I mean, all the things
we worry about?

You wanna tell Florence Manning's brother
it doesn't matter if we find her killer?

You think Van Buren will
buy it? Let's go see Manning.

A man with a beard?

I really don't remember.

Your girlfriend
remembers him pretty well.

And she's not the one
whose face he got in.

There might have been
someone. A street person.

You remember if he
said anything to you?

Spare change?

He didn't say anything
about your wife? Come on.

Your wife didn't mention that
she was expecting anybody?

A bum?

I'd help you if I could. This is the
first time you haven't accused me.

Nobody? Never?

Yeah. She would've
told you, right?

Okay, thank you.

Florence Manning never told her

sister-in-law about
any new man in her life.

No boyfriends, no
stalker, no psycho.

Yeah, Manning's girlfriend saw
the guy on the 21st about 10:00 a.m.

Florence Manning's datebook.

"Toast and coffee, 115 calories.

"9:30, manicure.

"Noon, lunch with Anna."
She kept a very neat diary.

Yeah.

She'd be upset to see what
a mess her place got into.

What now? Another insight into
the nature of time and matter?

Maybe. Look at that.

Is that on the negative?
Something twisted, like a spring.

Like the spring in that bomb.

It's radioactive.

When the spring was
collected at the crime scene...

it must've been placed in a
bag next to the unexposed film.

See?

Its image was imprinted
before the picture was taken.

Is it safe to stand here?

If I was a man, I wouldn't carry
any of this in my front pocket.

What is it, uranium?
Nope. Steel.

My car is steel. It doesn't
set off a Geiger counter.

This stuff didn't start
off radioactive, either.

Some of its atoms must
have been converted...

to unstable isotopes by
exposure to high-energy particles.

Suppose the bomb was built or stored
in a room next to a nuclear reactor?

That could do it.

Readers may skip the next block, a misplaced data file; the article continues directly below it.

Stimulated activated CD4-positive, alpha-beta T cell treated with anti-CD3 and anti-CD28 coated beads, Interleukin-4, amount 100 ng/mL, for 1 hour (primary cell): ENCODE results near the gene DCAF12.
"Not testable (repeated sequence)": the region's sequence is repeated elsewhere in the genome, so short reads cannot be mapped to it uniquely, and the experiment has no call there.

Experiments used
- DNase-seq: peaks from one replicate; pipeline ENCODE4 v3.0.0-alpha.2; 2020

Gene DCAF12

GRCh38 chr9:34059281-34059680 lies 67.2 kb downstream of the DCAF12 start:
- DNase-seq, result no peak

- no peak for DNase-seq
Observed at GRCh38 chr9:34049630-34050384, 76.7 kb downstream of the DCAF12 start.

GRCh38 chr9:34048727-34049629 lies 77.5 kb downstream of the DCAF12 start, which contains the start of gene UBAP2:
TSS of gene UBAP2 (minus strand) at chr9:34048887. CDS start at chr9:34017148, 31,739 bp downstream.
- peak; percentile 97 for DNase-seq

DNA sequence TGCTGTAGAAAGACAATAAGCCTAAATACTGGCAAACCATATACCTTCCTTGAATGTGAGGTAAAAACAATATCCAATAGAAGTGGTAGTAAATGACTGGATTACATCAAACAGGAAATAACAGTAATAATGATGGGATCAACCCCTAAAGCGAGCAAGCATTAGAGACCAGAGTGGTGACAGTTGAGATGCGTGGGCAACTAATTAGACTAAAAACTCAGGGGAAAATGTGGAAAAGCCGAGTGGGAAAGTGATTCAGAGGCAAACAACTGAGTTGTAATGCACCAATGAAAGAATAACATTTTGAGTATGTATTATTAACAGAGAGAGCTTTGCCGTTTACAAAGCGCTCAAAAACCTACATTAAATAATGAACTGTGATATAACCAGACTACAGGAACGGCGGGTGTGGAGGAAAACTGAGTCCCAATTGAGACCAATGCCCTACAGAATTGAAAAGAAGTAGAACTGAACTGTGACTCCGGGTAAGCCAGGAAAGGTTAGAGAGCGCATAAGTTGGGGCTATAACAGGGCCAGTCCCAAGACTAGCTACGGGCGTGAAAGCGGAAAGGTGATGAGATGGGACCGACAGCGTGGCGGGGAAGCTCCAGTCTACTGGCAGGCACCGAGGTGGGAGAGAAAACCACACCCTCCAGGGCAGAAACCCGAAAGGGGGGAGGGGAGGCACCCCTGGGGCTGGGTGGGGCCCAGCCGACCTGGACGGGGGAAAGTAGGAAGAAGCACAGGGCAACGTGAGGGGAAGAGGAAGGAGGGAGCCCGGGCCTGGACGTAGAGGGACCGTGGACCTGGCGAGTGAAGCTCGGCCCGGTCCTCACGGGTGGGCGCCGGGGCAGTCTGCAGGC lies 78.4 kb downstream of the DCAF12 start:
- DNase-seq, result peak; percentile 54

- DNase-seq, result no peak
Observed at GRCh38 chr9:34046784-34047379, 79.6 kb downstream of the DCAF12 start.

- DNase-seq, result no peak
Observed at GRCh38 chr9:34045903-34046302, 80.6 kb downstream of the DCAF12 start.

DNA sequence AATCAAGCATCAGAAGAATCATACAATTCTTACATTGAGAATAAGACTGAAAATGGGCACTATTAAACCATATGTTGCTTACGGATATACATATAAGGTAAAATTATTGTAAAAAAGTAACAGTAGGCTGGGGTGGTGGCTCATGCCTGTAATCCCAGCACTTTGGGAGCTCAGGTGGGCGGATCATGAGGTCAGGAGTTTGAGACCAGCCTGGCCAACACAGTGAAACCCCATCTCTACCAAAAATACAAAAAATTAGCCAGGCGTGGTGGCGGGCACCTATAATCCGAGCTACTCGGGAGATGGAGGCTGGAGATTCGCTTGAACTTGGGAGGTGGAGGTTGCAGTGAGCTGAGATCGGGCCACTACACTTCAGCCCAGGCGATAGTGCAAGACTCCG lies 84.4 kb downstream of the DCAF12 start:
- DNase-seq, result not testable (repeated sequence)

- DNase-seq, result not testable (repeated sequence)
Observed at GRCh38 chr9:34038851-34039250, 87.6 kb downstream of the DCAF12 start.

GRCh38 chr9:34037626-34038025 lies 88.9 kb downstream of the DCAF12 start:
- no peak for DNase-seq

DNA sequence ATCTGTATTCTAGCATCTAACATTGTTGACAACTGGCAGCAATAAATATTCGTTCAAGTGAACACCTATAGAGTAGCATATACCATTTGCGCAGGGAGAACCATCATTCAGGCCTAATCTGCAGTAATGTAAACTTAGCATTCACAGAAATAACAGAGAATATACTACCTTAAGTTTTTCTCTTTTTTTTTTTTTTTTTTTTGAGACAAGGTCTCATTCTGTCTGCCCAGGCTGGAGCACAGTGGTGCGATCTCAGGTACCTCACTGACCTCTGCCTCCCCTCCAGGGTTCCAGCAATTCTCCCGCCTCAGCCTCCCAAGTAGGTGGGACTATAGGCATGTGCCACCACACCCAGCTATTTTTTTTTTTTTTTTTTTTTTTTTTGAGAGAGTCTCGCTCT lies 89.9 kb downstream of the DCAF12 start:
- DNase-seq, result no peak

You got any suspects with
nuclear reactors in their basements?

As a matter of fact we do.

So now you suspect me
of murdering my wife...

because the bomb that
killed her was radioactive?

Our expert says it was stored near
a source of high-energy particles.

Like those things that chased
us out of here yesterday.

Can I assume that the
bomb components were steel?

See, our point is, Doc, maybe you
don't have to assume. Maybe you know.

I'm assuming.

If they're steel and
they're going radioactive...

then you're probably
talking about cobalt 56.

Did your expert take a
gamma ray spectrum?

Well, the Geiger counter
was pretty convincing.

I'll make it simple for you.

This reactor could
not irradiate that bomb.

I'm afraid that's a little
too simple, Professor.

The iron atoms in steel
are converted to cobalt 56...

by collision with
high-energy protons.

A reactor like this one
produces low-energy neutrons...

nothing above 2.5
million electron volts.

We're going to need some
documentation on that.

I'll lend you a freshman
physics textbook.

You didn't bother to run
the super-framistan test...

or whatever the hell it is, and
we end up looking like idiots.

It's a gamma-ray analysis,
and you didn't ask for it.

Since when do we tell
you how to do your job?

Since every time
you walk in here.

The energy signatures of
the isotopes in the bomb.

These are the spectrum lines
from cobalt 56. Multiple peaks.

Then there's no way Manning's
gizmo could make this stuff?

No.

But a particle accelerator can.

There is one in the area,
at Manhattan University.

That's why we call it an accelerator,
Detective. It accelerates protons.

So when one of them slams into an iron
atom, it automatically becomes cobalt 56?

Sometimes. I didn't know the police
investigated particle interactions.

You know Edward Manning over at
Hudson Polytech? He ever come over here?

Dr. Manning? This is one of the
last places on Earth he'd set foot.

No scientific cooperation? He never
drops by to borrow a cup of protons?

Our director is Arthur Stedman.

Twenty years ago, he and Manning
were both chasing a new nuclear theory.

Manning proved it two
weeks after Stedman did.

Stedman got the Nobel
Prize. And Manning got sore.

There's no prize
for second place.

Where do these accelerated
protons run free around here?

In the accelerator chamber, where
the researchers set up the experiments.

These researchers, we're
gonna need a list of their names.

Well, I don't really like
going down there at night.

I mean, it's all locked up and
everything, but, you know...

Any other grad
students work late?

I don't know, Barry Ramsey.
He practically lives there.

He's always doing
something with the tools.

What tools are those?

Well, they're supposed to be
just for the experiments but...

Was something stolen?

Did Barry know a woman
named Florence Manning?